Gimmick I hear you cry – maybe it is but I have found it very useful to be able to programme the Reactik+ with my activity (which is set via several profiles on the app) then forget all about it. No need to toggle between power settings as the headtorch is set up and will perform accordingly. You can even customise the headtorch if you want using the app. It was relatively easy to pair the headtorch with my iPhone SE and the Bluetooth is activated by holding down the side button until a blue light flashes then just follow the instructions on the app. All very modern. The app display also gives readout on the current setting as well as how much time is available the various modes.
The Reactik+ is powered by the ACCU 1800 mAh rechargeable battery, which is supplied. Spares can be bought and there is also an easy fitting pack that houses 3 x AAA batteries for when you visiting areas with power. The Petzl Nao got slated in the 2014 guide for being next to impossible to place standard batteries in the field. It’s good that Petzl have addressed this problem with the Reactik+ with a battery pack that works just like the rechargeable pack that comes with it. You do, howevewr, lose the Bluetooth functionality when using this and it is also an optional extra. The ACCU pack comes with a standard micro USB lead which means it can be charged in the car, in the hut or with a portable battery pack and solar panel array. So you shouldn’t be running out of charge. I have been using it with the ACCU fully charged and with the AAA backup with lithium batteries in my emergency pack.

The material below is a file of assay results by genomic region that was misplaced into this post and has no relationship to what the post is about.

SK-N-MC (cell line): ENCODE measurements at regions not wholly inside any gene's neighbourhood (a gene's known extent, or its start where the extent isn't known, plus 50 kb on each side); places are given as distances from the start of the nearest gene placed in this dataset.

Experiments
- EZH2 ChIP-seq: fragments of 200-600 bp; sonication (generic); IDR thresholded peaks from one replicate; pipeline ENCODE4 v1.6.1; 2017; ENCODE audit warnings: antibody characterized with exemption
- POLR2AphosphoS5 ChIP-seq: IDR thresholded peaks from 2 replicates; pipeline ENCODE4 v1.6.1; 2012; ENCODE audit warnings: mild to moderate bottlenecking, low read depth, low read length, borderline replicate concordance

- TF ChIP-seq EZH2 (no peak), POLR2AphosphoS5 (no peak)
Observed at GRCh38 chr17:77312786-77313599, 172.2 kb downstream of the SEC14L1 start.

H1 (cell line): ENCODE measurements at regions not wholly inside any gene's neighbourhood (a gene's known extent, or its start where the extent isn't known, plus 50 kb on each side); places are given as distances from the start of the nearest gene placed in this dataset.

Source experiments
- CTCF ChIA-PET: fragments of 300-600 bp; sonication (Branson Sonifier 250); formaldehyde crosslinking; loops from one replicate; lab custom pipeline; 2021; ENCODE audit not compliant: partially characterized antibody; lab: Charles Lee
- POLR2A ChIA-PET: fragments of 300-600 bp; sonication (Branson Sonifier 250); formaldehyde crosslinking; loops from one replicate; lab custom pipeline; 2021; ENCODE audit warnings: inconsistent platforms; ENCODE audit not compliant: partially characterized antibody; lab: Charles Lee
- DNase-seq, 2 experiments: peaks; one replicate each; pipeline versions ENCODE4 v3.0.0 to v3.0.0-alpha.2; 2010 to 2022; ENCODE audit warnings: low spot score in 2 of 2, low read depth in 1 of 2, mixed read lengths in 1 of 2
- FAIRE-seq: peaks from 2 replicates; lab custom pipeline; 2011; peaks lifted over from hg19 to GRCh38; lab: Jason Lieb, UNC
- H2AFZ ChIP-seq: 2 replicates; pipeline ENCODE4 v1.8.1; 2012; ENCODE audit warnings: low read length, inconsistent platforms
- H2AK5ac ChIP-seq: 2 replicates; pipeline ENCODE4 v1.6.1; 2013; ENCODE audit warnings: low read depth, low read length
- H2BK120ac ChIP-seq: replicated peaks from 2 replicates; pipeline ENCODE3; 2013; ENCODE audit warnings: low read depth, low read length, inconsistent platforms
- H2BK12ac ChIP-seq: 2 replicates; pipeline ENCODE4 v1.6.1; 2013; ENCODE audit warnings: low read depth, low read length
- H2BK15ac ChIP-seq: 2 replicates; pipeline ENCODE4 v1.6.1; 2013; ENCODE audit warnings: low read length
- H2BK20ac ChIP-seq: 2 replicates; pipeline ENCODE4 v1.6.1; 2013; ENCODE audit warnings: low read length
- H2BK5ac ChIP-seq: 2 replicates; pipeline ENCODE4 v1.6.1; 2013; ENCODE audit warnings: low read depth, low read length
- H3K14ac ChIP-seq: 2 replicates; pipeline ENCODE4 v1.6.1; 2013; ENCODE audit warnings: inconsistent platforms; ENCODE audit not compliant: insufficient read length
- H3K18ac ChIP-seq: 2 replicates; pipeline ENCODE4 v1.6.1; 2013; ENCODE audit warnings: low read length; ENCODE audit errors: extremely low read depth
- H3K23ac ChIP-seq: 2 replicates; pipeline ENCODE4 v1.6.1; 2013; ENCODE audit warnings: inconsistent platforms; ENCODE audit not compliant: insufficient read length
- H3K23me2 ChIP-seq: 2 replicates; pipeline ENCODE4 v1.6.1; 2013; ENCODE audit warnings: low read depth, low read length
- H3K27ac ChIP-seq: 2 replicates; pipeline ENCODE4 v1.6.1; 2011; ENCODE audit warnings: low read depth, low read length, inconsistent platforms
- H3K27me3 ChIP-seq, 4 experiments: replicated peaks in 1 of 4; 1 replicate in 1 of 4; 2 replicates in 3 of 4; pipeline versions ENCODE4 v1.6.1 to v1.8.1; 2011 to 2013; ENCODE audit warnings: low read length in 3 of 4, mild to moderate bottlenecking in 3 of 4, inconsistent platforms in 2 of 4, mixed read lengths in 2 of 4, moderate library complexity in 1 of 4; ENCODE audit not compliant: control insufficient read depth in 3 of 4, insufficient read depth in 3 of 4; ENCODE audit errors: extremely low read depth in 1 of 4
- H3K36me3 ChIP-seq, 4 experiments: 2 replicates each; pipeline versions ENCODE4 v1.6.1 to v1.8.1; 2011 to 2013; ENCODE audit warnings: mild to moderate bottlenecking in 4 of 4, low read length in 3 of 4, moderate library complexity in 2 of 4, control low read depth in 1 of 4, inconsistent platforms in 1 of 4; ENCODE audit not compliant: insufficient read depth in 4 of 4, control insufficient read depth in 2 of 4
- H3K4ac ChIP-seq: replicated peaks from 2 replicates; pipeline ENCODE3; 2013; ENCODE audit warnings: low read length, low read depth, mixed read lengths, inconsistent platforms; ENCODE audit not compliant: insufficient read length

The Petzl Reactik+ well deserves the Editor’s Choice spot. It is supremely versatile and uses the best of modern technology to offer a lightweight and powerful headlamp. The price tag is high but it probably the only headtorch you will need for the vast majority of outdoor activities you will do. This definitely deserves Editors Choice for the 2017 guide even with the eye watering price tag!
SRP £ 85:00 and the AAA battery convertor pack is a more amenable £8:00
Available from our partner Facewest
LED Lenser XEO19R
LED Lenser say: Simply our brightest ever head lamp, capable of delivering an awe-inspiring 2000 lumens up to 300 meters, this stunning bit of kit is so much more than a mere head lamp.
A true beast of a headtorch with a massive 2000 Lumens of available power the LED Lenser has the ability to turn night into day. I wish I could have bought one of these for my Mountain Leader Assessment!
Two independently focusable Xtreme LEDs capable of putting out 2000 lumens. Each lamp unit is independently controllable from a reasonably intuitive multi-switch which gives a very positive ‘click’ which is so essential when wearing gloves. Not only can you control the output of each lamp unit they are also independently focusable as well – you can set one to ‘flood’ and the other to ‘spot’ or anything in between with a simple side lever.
The head unit also makes use of LED Lenser’s ‘Optisense’ technology whereby sensors in the unit detect the amount of reflected light dimming the lamps when reflected light increases (for instance when looking at a map or reading a guidebook). The head unit can also be inclined downward with a nicely positive ratchet action.
The head unit on our review unit attaches to a fairly standard elastic cradle for wearing on your head or helmet but LED Lenser supply a plethora of mounts for bikes, stick-ons for helmets, tripods etc. The elastic cradle will also mount the battery pack if desired. The battery pack is pretty serious affair housing 4 x NCR18650 rechargeables (these are not removable BTW) and it is fairly obvious that run time and brightness have been prioritised in the design.
If needed the battery pack can act as a back up USB power source as it has a USB out port which is novel. All elements are waterproof to IPX 6 level and the cable connectors all lock in place so there is no danger of being plunged into darkness because a cable worked loose or got snagged. This really is a headlamp built for durability and high performance.
The LED Lenser XEO is probably too heavy and featured as a true winter climbing headtorch my goodness if lighting up the way is paramount then this is the headtorch for you! Richie has published a full review here.
SRP: £ 229.00